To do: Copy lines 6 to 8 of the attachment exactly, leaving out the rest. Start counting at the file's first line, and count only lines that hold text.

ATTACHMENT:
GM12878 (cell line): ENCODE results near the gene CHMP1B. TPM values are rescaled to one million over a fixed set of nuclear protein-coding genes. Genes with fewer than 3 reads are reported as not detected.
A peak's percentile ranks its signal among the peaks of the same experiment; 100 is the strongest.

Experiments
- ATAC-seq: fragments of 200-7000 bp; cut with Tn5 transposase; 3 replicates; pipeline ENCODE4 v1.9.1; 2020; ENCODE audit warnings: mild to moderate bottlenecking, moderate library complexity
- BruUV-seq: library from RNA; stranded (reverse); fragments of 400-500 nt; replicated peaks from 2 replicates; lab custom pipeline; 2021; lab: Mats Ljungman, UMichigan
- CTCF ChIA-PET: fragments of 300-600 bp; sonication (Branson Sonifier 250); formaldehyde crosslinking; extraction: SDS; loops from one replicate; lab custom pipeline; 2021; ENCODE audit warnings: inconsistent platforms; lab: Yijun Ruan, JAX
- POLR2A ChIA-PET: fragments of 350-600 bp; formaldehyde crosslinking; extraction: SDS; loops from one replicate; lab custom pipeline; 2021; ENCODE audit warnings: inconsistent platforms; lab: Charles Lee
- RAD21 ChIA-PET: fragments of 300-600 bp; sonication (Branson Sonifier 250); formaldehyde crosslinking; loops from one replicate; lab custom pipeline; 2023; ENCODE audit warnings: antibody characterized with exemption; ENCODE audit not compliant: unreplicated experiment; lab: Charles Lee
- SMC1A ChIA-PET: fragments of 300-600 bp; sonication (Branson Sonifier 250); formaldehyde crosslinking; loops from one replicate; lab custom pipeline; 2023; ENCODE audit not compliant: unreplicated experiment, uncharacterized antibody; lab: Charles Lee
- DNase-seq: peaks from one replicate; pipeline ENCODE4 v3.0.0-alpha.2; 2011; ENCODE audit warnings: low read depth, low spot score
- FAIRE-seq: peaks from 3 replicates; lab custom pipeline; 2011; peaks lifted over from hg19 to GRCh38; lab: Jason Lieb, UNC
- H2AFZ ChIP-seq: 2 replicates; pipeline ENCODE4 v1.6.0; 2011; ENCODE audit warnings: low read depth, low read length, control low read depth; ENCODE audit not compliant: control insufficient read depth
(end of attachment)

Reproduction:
- CTCF ChIA-PET: fragments of 300-600 bp; sonication (Branson Sonifier 250); formaldehyde crosslinking; extraction: SDS; loops from one replicate; lab custom pipeline; 2021; ENCODE audit warnings: inconsistent platforms; lab: Yijun Ruan, JAX
- POLR2A ChIA-PET: fragments of 350-600 bp; formaldehyde crosslinking; extraction: SDS; loops from one replicate; lab custom pipeline; 2021; ENCODE audit warnings: inconsistent platforms; lab: Charles Lee
- RAD21 ChIA-PET: fragments of 300-600 bp; sonication (Branson Sonifier 250); formaldehyde crosslinking; loops from one replicate; lab custom pipeline; 2023; ENCODE audit warnings: antibody characterized with exemption; ENCODE audit not compliant: unreplicated experiment; lab: Charles Lee